Snake presence on your property can be unsettling and most of us don’t like sharing our space with slithery reptiles even though they are beneficial to Colorado’s ecosystem. For some it’s an anxiety inducing phobia while for others it’s a mild dislike. No matter where you fall on the love-hate scale, there are options for snake removal and control.
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Colorado is home to many different species of snakes – most of them being nonvenomous. In the Denver metro area, garden snakes (various species) and bull snakes are often encountered throughout landscaping, gardens and patios.
While these sightings may be alarming, they do not pose any danger to you or your pets. Garden Snakes and Bull Snakes are actually very beneficial as they feed of many nuisance insects and rodents.
Western Rattlesnakes and Massasaugas on the other hand are poisonous. These snakes can be distinguished from other nonvenomous snakes first and foremost by their rattle. They also have fangs and facial pits that can help identify them at a glance.
Western Rattlesnakes can be found throughout Colorado below 9000 ft in elevation. Typically, they enjoy rural habitats where rocky crevices and grasses are abundant, but they can be found in a wide variety of settings.
Massasaugas are primarily found in the southeastern portion of the state and prefer wet prairies/lowlands near rivers.
Despite the risk to humans and mammals, rattlesnakes are still beneficial to the ecosystem and play an important role in maintaining prey populations. They should be left alone in their natural habitats whenever possible.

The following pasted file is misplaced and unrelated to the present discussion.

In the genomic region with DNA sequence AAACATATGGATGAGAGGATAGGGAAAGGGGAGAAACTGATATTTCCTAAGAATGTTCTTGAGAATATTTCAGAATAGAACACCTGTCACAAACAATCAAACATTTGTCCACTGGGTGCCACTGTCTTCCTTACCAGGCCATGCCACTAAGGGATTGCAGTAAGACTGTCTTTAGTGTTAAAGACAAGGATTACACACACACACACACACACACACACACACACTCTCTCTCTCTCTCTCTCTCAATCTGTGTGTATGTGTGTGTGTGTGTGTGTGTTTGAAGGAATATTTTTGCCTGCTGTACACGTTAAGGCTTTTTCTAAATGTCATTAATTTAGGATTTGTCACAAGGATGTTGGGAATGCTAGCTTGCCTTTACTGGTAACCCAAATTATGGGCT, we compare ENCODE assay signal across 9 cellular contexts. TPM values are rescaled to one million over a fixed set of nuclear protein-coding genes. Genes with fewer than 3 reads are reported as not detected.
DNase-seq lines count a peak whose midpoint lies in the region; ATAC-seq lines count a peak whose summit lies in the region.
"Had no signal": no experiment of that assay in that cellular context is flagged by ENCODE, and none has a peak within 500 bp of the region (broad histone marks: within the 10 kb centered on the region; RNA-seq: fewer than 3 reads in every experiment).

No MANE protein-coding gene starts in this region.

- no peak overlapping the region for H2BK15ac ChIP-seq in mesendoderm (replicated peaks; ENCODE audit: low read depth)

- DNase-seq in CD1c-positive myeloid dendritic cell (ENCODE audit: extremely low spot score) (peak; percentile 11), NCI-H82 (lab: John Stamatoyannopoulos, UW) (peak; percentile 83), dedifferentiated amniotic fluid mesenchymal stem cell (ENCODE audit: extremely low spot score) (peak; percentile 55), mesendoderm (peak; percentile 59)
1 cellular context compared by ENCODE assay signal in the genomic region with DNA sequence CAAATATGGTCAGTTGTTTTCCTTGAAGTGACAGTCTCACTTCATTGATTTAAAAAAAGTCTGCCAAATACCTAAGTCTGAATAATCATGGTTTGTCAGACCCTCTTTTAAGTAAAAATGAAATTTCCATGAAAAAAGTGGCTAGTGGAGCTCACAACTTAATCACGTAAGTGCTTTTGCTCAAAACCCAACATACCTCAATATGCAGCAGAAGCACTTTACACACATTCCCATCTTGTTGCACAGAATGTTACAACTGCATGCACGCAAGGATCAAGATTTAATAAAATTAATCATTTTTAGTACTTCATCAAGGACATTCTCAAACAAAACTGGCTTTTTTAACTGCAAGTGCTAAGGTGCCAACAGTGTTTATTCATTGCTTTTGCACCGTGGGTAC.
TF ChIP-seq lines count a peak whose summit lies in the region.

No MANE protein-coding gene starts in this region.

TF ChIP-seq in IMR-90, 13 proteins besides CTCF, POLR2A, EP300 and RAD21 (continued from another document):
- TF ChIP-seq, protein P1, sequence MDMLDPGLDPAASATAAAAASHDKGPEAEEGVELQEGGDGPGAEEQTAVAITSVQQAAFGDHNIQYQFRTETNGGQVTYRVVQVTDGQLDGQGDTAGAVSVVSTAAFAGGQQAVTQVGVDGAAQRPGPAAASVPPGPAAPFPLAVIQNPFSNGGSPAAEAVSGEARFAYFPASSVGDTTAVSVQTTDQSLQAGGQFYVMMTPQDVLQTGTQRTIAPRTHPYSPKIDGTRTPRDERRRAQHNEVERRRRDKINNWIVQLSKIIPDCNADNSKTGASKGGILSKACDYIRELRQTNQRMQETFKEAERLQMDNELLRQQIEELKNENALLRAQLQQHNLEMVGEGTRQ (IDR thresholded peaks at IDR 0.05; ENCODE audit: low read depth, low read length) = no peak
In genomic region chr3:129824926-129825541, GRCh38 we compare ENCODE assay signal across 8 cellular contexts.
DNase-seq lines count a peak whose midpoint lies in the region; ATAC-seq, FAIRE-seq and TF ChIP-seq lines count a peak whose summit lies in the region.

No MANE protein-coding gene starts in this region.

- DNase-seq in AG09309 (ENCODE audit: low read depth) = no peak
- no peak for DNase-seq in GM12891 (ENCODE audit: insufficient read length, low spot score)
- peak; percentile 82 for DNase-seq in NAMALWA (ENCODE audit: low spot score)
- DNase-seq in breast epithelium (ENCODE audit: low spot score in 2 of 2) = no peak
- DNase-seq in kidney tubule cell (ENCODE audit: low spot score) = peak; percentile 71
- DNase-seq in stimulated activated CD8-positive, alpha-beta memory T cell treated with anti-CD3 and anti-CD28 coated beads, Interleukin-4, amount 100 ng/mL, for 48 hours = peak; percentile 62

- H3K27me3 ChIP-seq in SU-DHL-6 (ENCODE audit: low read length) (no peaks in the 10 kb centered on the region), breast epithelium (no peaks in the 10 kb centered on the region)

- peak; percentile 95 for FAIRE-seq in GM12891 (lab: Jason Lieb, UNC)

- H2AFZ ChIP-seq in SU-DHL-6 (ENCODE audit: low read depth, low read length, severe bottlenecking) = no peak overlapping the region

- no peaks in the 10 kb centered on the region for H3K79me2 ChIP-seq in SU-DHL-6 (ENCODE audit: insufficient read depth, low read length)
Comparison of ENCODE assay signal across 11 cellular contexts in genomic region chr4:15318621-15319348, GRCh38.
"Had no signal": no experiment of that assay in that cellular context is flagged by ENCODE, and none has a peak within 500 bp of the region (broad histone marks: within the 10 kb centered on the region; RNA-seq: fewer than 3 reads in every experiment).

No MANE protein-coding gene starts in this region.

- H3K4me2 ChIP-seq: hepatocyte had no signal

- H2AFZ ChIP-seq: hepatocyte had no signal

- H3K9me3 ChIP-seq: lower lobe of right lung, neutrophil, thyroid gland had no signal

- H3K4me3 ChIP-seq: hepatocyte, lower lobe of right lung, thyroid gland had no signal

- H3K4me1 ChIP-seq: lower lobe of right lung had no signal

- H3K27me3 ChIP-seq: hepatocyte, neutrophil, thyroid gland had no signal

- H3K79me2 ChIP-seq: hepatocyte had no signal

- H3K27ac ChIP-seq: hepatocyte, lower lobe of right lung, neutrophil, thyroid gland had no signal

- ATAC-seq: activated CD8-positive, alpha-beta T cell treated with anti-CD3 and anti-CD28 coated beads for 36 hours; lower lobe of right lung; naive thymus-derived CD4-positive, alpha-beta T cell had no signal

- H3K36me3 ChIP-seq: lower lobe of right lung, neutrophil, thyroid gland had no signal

The best way to avoid snake activity on your property is to minimize food sources and prime habitat. Listed below are a few key principles.
- Make Modifications to Limit Snake Habitat on Your Property:
- Keep all grass, including field grass, mowed – especially in rural areas where rattlesnakes are present.
- Keep shrubs trimmed or remove them.
- Keep wood stacked in an enclosed structure or box.
- Avoid bush piles or stacks of unused lumber where snakes can hide.
- Minimize the use of large rocks in landscaping as snakes like to “sun” themselves.
- Avoid rock beds or landscape walls with “dead space.” This is usually created when rock beds/walls are made with larger rocks or boulders where a void is created between rocks.
- Repair Possible Snake Entry Points:
- Keep all window wells covered.
- Repair any openings under porches or patios where snakes can hide.
- Make sure garage door seals and entry door seals are working properly.
- Make sure all vents and utility inlets are properly sealed on the exterior of your home.
- Minimize Snake Food Sources on Your Property:
- Schedule regular insect maintenance along the exterior perimeter of your home.
- Schedule regular rodent maintenance to control rodent populations that might attract snakes.
You may be able to tolerate snakes in the yard but entering your home crosses the line. So what can you do to get snakes out and keep them out?
Since your home has lots of cracks and crevices where snakes can hide, you may not always be able to locate them. The best course of action is to identify where the snakes entered the home. Then you can seal up the access point and place snake traps in key areas in case they haven’t gotten out. A few common snake entry points include: faulty garage door seals, missing or faulty door sweeps, and openings along the foundation line
- Snakes are an important part of Colorado’s ecosystem and most of them are entirely harmless.
- Our goal is to control snake populations on your property by limiting their food sources and prime habitat.
- We cannot completely eliminate the possibility of their presence on the exterior or your home but can work to prevent them from entering into your living space
- If you or your household is in danger of a rattlesnake strike, it is legal and appropriate to kill the snake. Be sure to seek immediate medical attention if you have been bitten.